BOISE, Idaho (KIFI/KIDK)-The Idaho Center for Fiscal Policy (ICFP) believes Idaho has taken important steps to help unemployed workers, but could do more.
The independent government watchdog says women and younger workers were among the first to feel the effects of the COVID-19 crisis. 57% of Unemployment Insurance claims in the last full week of March were filed by women and 50% were made by individuals under the age of 35.
Idaho's unemployment fund became insolvent during the Great Recession, according to the ICFP. Policy makers took steps since then to make sure its reserves were replenished. Idaho Department of Labor Director Jani Revier said the fund could withstand a recession similar to 2008.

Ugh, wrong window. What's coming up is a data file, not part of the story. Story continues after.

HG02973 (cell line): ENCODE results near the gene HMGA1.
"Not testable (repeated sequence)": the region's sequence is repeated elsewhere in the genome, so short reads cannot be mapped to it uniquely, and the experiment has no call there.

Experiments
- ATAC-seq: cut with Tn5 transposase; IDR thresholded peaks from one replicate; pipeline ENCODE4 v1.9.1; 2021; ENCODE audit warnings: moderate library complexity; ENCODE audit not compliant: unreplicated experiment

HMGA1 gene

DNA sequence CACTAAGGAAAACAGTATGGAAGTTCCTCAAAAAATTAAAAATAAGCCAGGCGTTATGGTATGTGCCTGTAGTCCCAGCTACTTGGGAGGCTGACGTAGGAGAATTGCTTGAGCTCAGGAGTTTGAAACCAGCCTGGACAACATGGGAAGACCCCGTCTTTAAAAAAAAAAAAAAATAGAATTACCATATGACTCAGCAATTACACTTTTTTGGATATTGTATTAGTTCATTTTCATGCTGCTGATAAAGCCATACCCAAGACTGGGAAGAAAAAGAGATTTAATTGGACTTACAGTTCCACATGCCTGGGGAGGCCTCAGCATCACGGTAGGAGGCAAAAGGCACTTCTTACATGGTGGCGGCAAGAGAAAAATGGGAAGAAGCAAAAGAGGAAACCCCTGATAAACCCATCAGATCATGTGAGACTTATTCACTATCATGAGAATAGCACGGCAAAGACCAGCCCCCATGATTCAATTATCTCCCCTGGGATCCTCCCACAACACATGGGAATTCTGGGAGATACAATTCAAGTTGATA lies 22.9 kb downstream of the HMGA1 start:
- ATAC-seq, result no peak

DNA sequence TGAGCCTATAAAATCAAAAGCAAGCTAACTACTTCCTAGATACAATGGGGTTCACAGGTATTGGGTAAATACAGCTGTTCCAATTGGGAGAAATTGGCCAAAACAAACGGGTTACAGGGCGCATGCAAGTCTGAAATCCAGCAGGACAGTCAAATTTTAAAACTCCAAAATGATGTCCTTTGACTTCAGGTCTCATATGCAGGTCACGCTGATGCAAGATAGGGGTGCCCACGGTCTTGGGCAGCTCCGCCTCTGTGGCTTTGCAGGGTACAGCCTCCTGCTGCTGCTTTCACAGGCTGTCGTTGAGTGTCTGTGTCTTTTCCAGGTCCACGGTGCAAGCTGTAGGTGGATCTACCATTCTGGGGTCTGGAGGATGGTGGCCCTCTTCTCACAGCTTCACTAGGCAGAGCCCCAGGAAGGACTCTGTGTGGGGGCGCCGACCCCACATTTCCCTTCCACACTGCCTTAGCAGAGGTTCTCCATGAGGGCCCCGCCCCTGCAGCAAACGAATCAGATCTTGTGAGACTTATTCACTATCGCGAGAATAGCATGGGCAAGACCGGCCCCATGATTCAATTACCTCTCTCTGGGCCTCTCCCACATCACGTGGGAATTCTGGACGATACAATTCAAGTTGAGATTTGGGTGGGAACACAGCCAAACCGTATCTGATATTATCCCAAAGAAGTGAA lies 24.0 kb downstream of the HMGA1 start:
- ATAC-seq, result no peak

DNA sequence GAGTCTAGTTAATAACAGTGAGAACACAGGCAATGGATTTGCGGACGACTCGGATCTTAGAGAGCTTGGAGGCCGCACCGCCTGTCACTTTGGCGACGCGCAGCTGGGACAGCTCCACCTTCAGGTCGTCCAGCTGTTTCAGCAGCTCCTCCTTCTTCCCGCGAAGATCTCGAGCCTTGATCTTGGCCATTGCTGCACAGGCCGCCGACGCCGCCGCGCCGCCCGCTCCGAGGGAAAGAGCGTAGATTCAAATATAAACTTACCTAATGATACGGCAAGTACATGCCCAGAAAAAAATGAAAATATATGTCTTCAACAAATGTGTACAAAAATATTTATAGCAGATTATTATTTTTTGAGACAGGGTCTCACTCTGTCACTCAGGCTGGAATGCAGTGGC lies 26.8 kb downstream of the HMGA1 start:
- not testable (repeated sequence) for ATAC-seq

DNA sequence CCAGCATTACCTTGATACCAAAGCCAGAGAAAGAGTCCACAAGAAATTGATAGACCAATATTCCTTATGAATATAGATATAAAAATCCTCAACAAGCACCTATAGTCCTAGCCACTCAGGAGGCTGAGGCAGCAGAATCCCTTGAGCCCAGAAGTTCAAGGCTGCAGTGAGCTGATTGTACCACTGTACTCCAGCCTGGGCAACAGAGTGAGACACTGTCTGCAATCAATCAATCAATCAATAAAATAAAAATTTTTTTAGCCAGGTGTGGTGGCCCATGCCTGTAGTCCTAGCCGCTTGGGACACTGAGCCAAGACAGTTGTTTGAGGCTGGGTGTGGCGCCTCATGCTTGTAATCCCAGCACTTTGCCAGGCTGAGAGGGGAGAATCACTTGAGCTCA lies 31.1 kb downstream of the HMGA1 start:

Governor Brad Little has taken steps to widen access to benefits. He did that by lifting both the "waiting week" before benefits begin and work search requirements. The claims appeals window was also expanded for employees and employers.
The ICFP believes there are additional policy steps the state could take to help. Among its suggestions are an increase in Idaho's low wage replacement rate of 25%. At the current level a minimum wage worker ($7.25 per hour) receives about $72 a week in benefits.
Secondly, ICFP said some Idahoans are eligible for between 10 and 20 weeks of unemployment insurance, while most states provide 26 weeks.
The Center said increasing access to benefits for more Idahoans would boost dollars spent in local businesses and help pave a path for economic recovery down the line.